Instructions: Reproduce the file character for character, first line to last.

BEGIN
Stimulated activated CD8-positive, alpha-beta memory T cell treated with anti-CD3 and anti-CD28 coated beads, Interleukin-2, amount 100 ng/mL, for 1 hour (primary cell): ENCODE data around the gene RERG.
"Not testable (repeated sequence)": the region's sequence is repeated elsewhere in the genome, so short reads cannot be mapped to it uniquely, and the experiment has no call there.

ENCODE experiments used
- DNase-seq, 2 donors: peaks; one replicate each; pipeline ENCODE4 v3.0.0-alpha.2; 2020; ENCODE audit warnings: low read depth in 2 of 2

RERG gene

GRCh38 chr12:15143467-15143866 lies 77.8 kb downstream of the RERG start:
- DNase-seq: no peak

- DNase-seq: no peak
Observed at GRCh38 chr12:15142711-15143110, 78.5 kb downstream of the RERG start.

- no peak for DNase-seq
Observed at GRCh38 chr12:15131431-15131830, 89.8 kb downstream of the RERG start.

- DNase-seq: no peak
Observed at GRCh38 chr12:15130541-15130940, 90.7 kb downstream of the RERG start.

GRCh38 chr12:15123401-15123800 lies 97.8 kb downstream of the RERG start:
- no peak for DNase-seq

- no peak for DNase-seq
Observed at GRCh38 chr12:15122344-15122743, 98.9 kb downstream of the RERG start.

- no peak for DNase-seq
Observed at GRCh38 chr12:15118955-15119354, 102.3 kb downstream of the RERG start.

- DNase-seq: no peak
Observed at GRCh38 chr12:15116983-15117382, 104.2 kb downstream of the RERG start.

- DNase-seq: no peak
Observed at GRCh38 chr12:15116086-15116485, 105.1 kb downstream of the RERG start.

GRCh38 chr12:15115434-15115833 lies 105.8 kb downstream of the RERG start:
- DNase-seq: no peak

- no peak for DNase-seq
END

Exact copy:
Stimulated activated CD8-positive, alpha-beta memory T cell treated with anti-CD3 and anti-CD28 coated beads, Interleukin-2, amount 100 ng/mL, for 1 hour (primary cell): ENCODE data around the gene RERG.
"Not testable (repeated sequence)": the region's sequence is repeated elsewhere in the genome, so short reads cannot be mapped to it uniquely, and the experiment has no call there.

ENCODE experiments used
- DNase-seq, 2 donors: peaks; one replicate each; pipeline ENCODE4 v3.0.0-alpha.2; 2020; ENCODE audit warnings: low read depth in 2 of 2

RERG gene

GRCh38 chr12:15143467-15143866 lies 77.8 kb downstream of the RERG start:
- DNase-seq: no peak

- DNase-seq: no peak
Observed at GRCh38 chr12:15142711-15143110, 78.5 kb downstream of the RERG start.

- no peak for DNase-seq
Observed at GRCh38 chr12:15131431-15131830, 89.8 kb downstream of the RERG start.

- DNase-seq: no peak
Observed at GRCh38 chr12:15130541-15130940, 90.7 kb downstream of the RERG start.

GRCh38 chr12:15123401-15123800 lies 97.8 kb downstream of the RERG start:
- no peak for DNase-seq

- no peak for DNase-seq
Observed at GRCh38 chr12:15122344-15122743, 98.9 kb downstream of the RERG start.

- no peak for DNase-seq
Observed at GRCh38 chr12:15118955-15119354, 102.3 kb downstream of the RERG start.

- DNase-seq: no peak
Observed at GRCh38 chr12:15116983-15117382, 104.2 kb downstream of the RERG start.

- DNase-seq: no peak
Observed at GRCh38 chr12:15116086-15116485, 105.1 kb downstream of the RERG start.

GRCh38 chr12:15115434-15115833 lies 105.8 kb downstream of the RERG start:
- DNase-seq: no peak

- no peak for DNase-seq